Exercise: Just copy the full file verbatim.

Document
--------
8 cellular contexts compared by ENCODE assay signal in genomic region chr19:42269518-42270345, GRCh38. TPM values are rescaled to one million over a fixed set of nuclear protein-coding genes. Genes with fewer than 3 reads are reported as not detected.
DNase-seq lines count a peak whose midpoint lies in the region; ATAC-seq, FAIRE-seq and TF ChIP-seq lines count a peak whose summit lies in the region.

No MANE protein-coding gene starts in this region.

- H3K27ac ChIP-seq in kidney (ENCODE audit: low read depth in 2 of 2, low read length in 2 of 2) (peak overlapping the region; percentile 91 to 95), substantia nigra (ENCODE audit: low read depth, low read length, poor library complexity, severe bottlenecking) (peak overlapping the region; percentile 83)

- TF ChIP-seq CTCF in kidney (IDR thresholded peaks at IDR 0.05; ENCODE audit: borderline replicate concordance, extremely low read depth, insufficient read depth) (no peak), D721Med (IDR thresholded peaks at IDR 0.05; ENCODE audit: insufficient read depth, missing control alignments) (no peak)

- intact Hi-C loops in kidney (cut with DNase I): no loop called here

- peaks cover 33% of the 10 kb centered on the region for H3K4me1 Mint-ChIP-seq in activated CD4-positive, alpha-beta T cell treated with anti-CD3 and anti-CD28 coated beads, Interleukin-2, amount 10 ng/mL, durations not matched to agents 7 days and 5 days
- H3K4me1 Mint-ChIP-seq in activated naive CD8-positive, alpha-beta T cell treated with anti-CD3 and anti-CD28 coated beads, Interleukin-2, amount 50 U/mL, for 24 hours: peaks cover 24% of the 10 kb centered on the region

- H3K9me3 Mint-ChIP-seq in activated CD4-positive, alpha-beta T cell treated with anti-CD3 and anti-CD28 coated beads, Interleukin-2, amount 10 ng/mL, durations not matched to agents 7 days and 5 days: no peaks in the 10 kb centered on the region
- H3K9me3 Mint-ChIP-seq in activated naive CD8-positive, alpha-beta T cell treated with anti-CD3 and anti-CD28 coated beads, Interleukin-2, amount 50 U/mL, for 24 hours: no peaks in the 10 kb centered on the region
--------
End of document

8 cellular contexts compared by ENCODE assay signal in genomic region chr19:42269518-42270345, GRCh38. TPM values are rescaled to one million over a fixed set of nuclear protein-coding genes. Genes with fewer than 3 reads are reported as not detected.
DNase-seq lines count a peak whose midpoint lies in the region; ATAC-seq, FAIRE-seq and TF ChIP-seq lines count a peak whose summit lies in the region.

No MANE protein-coding gene starts in this region.

- H3K27ac ChIP-seq in kidney (ENCODE audit: low read depth in 2 of 2, low read length in 2 of 2) (peak overlapping the region; percentile 91 to 95), substantia nigra (ENCODE audit: low read depth, low read length, poor library complexity, severe bottlenecking) (peak overlapping the region; percentile 83)

- TF ChIP-seq CTCF in kidney (IDR thresholded peaks at IDR 0.05; ENCODE audit: borderline replicate concordance, extremely low read depth, insufficient read depth) (no peak), D721Med (IDR thresholded peaks at IDR 0.05; ENCODE audit: insufficient read depth, missing control alignments) (no peak)

- intact Hi-C loops in kidney (cut with DNase I): no loop called here

- peaks cover 33% of the 10 kb centered on the region for H3K4me1 Mint-ChIP-seq in activated CD4-positive, alpha-beta T cell treated with anti-CD3 and anti-CD28 coated beads, Interleukin-2, amount 10 ng/mL, durations not matched to agents 7 days and 5 days
- H3K4me1 Mint-ChIP-seq in activated naive CD8-positive, alpha-beta T cell treated with anti-CD3 and anti-CD28 coated beads, Interleukin-2, amount 50 U/mL, for 24 hours: peaks cover 24% of the 10 kb centered on the region

- H3K9me3 Mint-ChIP-seq in activated CD4-positive, alpha-beta T cell treated with anti-CD3 and anti-CD28 coated beads, Interleukin-2, amount 10 ng/mL, durations not matched to agents 7 days and 5 days: no peaks in the 10 kb centered on the region
- H3K9me3 Mint-ChIP-seq in activated naive CD8-positive, alpha-beta T cell treated with anti-CD3 and anti-CD28 coated beads, Interleukin-2, amount 50 U/mL, for 24 hours: no peaks in the 10 kb centered on the region